Business Development

What would you tell yourself about managing people if you could go back in time?

Arpi Narula Keen tester | Agile Promoter | Newbie developer | Chatbots and AR lover | New technologies explorer

January 31st, 2017

One of the hardest things about building a startup from the ground up is understanding what it takes to first build a great culture and then to manage those folks that you are adding to your team.

I see that plenty of you have significant experience in building and growing companies and for that reason I was inspired to go ahead with posting this thread.

So going back to the question, what would you tell yourself about managing people if you could go back in time?

Rob Hirsch Traveler, nature lover, & entrepreneur

Last updated on January 31st, 2017

Dear Rob of 15 years ago,

If you end up managing people, here are some quick tips to build a successful team.

  • Decide what you want your team's culture to be, & be an example of that.
  • Staff your team with people who match the culture. If they don't, they will hurt the team.
  • Don't micromanage. If someone needs you to, and that doesn't match your culture, advise them to get another job.
  • Encourage professional growth, whether that's by growing your department & the people in it, or letting people grow in another career. I told my team I had no problem with them interviewing for other positions & asked them to expand their knowledge base in their current job.
  • 1-on-1 are the employee's meeting. They should arrive with talking points, not the manager.
  • Perks: buy lunch, let them work from home or leave early sometimes.
  • Treat employees with respect & honesty. Be great to them & they'll be great to your customers.
  • Let them know when they fail, and that it's ok, but if they keep doing it, they'll have to get another job. Letting people go without notice is horrible for everyone involved.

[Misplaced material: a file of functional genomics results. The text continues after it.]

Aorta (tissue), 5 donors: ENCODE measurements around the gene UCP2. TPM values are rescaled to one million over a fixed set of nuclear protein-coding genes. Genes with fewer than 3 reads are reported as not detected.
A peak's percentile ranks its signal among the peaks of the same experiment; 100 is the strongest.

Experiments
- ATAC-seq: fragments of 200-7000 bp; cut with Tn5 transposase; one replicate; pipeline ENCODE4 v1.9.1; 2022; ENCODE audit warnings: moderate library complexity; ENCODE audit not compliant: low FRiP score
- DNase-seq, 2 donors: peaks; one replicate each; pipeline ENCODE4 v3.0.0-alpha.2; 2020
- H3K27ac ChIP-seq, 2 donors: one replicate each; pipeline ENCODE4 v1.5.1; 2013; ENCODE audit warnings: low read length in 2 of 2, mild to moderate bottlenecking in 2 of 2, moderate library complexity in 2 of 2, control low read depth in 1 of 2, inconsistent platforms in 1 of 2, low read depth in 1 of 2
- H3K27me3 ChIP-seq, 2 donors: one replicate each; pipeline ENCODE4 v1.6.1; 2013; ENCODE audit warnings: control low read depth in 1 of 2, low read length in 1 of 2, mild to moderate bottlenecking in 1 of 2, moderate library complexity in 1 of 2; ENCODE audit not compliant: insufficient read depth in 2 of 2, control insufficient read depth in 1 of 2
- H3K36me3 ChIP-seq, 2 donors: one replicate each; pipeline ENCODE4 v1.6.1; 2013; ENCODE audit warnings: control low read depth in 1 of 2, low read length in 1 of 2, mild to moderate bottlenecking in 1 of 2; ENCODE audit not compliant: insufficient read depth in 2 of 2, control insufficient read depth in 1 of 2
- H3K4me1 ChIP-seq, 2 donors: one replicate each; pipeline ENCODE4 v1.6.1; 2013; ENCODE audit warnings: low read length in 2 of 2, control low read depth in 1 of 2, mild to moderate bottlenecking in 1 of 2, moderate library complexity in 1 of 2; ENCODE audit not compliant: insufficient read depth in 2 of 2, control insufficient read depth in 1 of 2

Othman Safarini Intersted in startups world & iOS Apps development

January 31st, 2017

i had a very small experience in woking in a startup for 6 months, in wiring electrical systems for boats,

I came out with two lessons:

1- As a manager, you have to stay in the working site with your workers, otherwise they will feel that you don't care about the job and just resting in home while they have to deal with the hard work.

2- You have to keep your promises to your workers.

I think people will say these are a staright forward advices, but Iam speaking after a bad experience i had in the company.

Steve Owens Startup Expert

January 31st, 2017

Find great people who do not need to be managed. Make sure everyone has clear roles and responsibilities, understands the goals, and works together as a team.

Much easier said than done.

Ashish Kher Product 'X' at Stealth

January 31st, 2017

Form a team where every single person genuinely believes in the product or services to the final customer.

If they are joining to just have a job till they get something better or for the ESOPs chances are, the team will not deliver to your expectations.

Rick Laston I am an Inventor with a desire to be in business.

February 7th, 2017

I would tell myself, "Trust your instincts."

Paws Worldwide Founder at Paws Worldwide

June 8th, 2021

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Steve Owens Startup Expert

June 9th, 2021

Have clear roles and responsibilities.

Role = what decisions does that person make.

Responsibility = What number is it my job to make better

Review numbers vs. goals with peer group. Peer pressure is more effective motivator than pressure from the "boss".